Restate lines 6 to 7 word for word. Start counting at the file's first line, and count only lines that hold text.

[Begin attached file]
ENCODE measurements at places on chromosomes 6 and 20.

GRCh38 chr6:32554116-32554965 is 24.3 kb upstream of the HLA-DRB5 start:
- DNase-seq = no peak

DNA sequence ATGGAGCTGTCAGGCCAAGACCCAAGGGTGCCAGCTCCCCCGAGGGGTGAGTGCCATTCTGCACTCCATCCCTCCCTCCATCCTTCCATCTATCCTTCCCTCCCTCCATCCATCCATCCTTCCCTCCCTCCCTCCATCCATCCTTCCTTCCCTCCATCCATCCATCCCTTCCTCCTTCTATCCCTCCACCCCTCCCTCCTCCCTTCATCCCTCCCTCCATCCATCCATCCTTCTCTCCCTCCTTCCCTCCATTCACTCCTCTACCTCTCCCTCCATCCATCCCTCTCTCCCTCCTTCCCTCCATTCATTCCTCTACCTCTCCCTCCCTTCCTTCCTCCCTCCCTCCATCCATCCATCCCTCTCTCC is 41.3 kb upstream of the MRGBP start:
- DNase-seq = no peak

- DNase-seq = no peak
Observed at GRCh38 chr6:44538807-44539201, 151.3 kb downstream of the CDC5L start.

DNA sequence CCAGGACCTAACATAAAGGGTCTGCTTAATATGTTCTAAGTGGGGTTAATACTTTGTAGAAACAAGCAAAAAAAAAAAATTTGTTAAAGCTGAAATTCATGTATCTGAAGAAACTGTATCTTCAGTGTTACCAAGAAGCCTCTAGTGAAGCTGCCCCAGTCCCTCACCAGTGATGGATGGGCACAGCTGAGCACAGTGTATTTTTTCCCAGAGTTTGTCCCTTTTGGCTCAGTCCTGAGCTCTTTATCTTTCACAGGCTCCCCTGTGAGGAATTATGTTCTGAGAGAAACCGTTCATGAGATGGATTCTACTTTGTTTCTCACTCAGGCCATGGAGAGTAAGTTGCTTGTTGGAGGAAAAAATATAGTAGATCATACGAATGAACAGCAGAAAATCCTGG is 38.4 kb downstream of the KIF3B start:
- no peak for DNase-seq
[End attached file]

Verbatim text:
- DNase-seq = no peak
Observed at GRCh38 chr6:44538807-44539201, 151.3 kb downstream of the CDC5L start.